Celebrating generosity as joyful sacrifice

Celebrating generosity as joyful sacrifice

As Anaïs joined church in Nigeria, she was encouraged and challenged by different ways of worshipping. In this blog, she shares what being amongst Nigerian Christians taught her about generosity.

The six months I spent in Nigeria this year have taught me a lot more than just learning to eat very spicy food and moving around a city without the help of Google Maps.

Joining a church there meant a completely different experience of Sunday services. Having spent the last four years in London, I had gotten used to the structured, orderly and polite way of celebrating together weekly. However, I knew I was in for a treat as soon as I sat amongst the congregation of brightly-coloured dressed Nigerians at the small church I joined in my neighbourhood not long after I had arrived in the country.

The music, the dancing to the beat of the drums, the loudspeakers waking up the whole neighbourhood, the interaction between the preacher and the congregation… All these are only stereotypes of African churches I had already experienced in the past. Some of these I embrace and enjoy, and others I find more difficult to engage with.

But I reminded myself of the richness of expressing our love to God with our cultural diversity. The story of David dancing in front of the ark came to my mind (see 2 Samuel 6:14-22). So, rather than starting to miss the way I do church back home, I asked God to help me learn as much as I could from the people amongst whom He had placed me.

Of all the spiritual practices I observed among that small congregation of faithful believers, sacrificial, joyful generosity was the one I expected to learn about the least. Yet it was whilst living amongst the poorest that I discovered that generosity is not about legalistically giving out of surplus, but about joyfully sharing out of need.

Generosity is a sacrifice, and if it wasn’t costly, we wouldn’t consider it a generous act. We follow the footsteps of the one that gave his own life so that we could live. What’s more, we know that whatever we have on this earth is given to us by our Creator, so being generous with it is like giving it back to whom it belongs.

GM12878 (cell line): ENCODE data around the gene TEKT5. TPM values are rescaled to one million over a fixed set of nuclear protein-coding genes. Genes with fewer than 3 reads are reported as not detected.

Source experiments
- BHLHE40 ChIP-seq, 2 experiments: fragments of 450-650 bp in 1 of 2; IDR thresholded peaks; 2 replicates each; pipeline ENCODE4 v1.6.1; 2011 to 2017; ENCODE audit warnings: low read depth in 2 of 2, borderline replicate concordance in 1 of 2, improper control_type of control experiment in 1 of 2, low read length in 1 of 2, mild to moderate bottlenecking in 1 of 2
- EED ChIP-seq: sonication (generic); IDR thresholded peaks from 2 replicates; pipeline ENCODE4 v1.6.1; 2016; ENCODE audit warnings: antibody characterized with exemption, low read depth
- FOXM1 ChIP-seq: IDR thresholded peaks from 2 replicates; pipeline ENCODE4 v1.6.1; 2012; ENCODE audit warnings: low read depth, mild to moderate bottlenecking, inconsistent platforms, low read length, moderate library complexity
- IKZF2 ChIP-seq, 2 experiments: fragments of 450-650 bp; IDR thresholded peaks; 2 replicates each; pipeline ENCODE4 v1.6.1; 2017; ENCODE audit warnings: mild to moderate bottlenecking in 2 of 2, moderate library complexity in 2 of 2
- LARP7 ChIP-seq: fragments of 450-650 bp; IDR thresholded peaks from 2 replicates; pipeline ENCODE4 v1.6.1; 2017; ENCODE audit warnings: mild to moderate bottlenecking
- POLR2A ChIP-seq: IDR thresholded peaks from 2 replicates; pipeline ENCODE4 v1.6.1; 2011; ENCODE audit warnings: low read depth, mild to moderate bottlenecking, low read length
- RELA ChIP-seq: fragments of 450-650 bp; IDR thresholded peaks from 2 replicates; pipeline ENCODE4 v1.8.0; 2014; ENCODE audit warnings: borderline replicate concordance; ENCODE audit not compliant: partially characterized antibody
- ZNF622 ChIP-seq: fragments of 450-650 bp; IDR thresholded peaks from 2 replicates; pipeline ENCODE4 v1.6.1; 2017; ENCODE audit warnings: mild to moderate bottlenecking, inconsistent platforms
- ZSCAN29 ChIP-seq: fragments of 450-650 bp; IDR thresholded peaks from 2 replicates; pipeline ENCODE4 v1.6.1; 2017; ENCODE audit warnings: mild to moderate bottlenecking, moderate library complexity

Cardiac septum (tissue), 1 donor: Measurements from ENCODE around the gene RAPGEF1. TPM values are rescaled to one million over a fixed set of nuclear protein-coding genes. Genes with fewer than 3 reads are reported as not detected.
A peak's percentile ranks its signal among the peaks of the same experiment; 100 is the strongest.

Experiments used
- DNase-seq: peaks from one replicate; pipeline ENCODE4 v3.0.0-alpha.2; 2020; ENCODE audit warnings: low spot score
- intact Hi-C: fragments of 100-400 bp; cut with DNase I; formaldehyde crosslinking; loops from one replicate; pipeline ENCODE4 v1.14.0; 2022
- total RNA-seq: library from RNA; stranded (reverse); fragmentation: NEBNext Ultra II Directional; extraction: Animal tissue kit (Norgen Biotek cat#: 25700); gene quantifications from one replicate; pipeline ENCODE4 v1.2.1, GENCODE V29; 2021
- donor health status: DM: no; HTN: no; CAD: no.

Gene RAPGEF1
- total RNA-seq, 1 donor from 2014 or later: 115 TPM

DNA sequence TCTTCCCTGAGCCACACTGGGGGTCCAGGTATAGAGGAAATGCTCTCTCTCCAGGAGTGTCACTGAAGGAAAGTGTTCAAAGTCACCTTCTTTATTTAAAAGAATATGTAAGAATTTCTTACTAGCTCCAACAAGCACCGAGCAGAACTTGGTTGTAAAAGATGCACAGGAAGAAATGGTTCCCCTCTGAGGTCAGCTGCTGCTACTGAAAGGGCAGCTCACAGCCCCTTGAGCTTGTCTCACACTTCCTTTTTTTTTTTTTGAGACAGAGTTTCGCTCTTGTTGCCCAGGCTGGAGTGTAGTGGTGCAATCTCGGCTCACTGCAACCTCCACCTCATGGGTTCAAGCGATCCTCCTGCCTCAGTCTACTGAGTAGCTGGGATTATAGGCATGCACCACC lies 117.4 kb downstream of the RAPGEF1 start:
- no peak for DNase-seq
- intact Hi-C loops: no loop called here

Through countless examples, my Nigerian brothers and sisters taught me how this is lived out: the women’s fellowship made a collection to pay for the furniture of two Ethiopian missionary families coming to serve in their community. Most of them do not own much more than what could be transported on a bucket over their heads, yet they gave out of the little they had to love and care for these mission workers whom they didn’t even yet know.

But I also learned generosity is not just meant to be sacrificial, it is joyful. Every Sunday, as the music band sang the most upbeat worship song of the service, each member of the congregation danced towards the offering baskets with the widest smile on their face and the merriest heart disposition. Through dancing and music and wide smiles, the Sunday offering is celebrated as the most joyful bit of the service (much like David in 1 Chronicles 29). What a blessing to see this lived out in church today!

This is what I want to keep remembering every time I put my offering in the basket or click the ‘send’ button on my online banking app: Generosity is sacrificial and it is the most joyful, wonderful act. Will you join with me in celebrating costly generosity?